People that are under emotional or physical stress, such as the chronic pain experienced by fibromyalgia, have changes in their brain chemistry. This includes changes in the neurotransmitters, particularly serotonin, which in turn is essential in the management and control of the autonomic nervous system. This is the system that kicks in when pain or stress is present to shut off systems that don’t need to work and engage systems that do. When levels of neurotransmitters remain at heightened levels the colon can begin to spasm, leading to abdominal pain and cramping and the frequent need to have a bowel movement.

Controlling IBS

Some medications used to control pain or to provide muscle relaxation that are used with fibromyalgia can lead to increased problems in regular bowel movements. If IBS is present it is essential to avoid these medications or to use an alternate type of treatment to control the symptoms of fibromyalgia that doesn’t create more complications with IBS.

Adding high levels of fiber to the diet may be helpful for people with IBS that suffer with constipation. Increasing water intake will help with both constipation and diarrhea and will prevent dehydration, which is an important consideration. Individuals should also carefully keep records of foods consumed and any adverse effects. Some people find that eating a bland diet or avoiding specific foods, particularly those containing gluten, may help in controlling symptoms of IBS. This can also help with fibromyalgia if there is sensitivity to gluten which may be triggering changes in the immune response of the body.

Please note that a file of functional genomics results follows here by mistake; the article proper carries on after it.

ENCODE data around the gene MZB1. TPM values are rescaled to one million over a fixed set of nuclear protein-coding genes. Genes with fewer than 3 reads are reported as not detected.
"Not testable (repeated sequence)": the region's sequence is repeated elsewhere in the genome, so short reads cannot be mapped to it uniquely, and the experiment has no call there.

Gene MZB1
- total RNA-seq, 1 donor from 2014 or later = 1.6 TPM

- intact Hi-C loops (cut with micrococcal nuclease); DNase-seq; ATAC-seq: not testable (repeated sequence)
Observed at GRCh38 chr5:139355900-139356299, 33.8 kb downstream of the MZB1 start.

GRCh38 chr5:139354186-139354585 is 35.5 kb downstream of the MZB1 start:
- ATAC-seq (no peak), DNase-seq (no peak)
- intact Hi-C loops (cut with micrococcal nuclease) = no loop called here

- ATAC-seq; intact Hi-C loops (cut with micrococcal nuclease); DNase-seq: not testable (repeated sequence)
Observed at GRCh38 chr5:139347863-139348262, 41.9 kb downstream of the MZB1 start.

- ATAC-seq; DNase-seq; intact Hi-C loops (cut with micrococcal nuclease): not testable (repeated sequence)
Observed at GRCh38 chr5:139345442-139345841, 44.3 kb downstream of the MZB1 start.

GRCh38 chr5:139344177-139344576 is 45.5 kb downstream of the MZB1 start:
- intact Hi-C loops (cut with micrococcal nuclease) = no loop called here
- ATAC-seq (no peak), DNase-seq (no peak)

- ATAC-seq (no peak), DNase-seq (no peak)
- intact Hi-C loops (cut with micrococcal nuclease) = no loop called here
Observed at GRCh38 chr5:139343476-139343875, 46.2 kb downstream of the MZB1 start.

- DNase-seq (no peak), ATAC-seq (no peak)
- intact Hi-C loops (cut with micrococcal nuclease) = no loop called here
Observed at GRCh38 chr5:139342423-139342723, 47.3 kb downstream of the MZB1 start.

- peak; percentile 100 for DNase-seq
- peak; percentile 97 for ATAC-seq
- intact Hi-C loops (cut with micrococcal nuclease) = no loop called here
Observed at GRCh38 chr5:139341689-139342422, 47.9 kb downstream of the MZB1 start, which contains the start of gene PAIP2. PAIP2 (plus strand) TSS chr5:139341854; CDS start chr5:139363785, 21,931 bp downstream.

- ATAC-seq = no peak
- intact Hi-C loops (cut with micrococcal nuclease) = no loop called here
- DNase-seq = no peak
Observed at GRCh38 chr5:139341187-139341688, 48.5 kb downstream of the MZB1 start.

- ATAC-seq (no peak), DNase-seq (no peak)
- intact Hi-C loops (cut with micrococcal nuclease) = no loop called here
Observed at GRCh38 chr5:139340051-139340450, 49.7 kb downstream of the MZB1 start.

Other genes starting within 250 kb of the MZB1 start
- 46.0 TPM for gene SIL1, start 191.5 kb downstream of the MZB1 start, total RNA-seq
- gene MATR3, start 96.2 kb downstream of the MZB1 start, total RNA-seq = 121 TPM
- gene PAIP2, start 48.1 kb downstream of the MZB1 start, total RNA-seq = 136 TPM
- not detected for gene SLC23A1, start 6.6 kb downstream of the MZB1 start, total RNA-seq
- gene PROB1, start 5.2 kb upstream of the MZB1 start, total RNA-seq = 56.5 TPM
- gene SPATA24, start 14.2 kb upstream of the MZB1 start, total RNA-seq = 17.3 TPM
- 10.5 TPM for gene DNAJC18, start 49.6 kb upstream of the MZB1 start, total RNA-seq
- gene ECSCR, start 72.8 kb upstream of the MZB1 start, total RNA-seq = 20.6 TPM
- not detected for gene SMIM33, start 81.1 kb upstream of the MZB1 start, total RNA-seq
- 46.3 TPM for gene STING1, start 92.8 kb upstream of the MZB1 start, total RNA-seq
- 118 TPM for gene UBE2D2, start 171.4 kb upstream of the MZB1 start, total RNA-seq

Stress reduction is also seen as a major factor in controlling both IBS and fibromyalgia. As with fibromyalgia, IBS is linked to changes in the HPA axis, the hypothalamic-pituitary-adrenal axis, as well as an increase in proinflammatory cytokines that trigger hypersensitivity to pain.3 Controlling stress, both physical and mental, will help to limit the release of cortisol and proinflammatory cytokines and also prevent related symptoms.

Relaxation exercises, counseling, regular exercise and ensuring that sleep problems are addressed and corrected are also key in reducing stress and limiting the pain and discomfort from fibromyalgia and IBS. Women should be aware that hormones can play a major factor in the severity of symptoms, with increasing pain and digestive problems occurring most frequently during menstruation. Talking to your doctor and working on a comprehensive approach to treating both fibromyalgia and irritable bowel syndrome concurrently is the only way to ensure that the pain and stress of both syndromes are minimized and managed.


1 Posserud, I., Ersryd, A., & Simten, M. (2006). Functional findings in irritable bowel syndrome. World Journal of Gastroenterology , 2830-2838.

2 Mayer, E. A. (2008). Irritable Bowel Syndrome. New England Journal of Medicine , 1692-1699.

3 Dinan, T. G., Quigley, E. M., Ahmed, S. M., & et al. (2006). Hypothalamic-Pituitary-Gut Axis Dysregulation in Irritable Bowel Syndrome: Plasma Cytokines as a Potential Biomarker? Gastroenterology , 304-311

This article was originally published on July 11, 2012 and last revision and update of it was 9/7/2015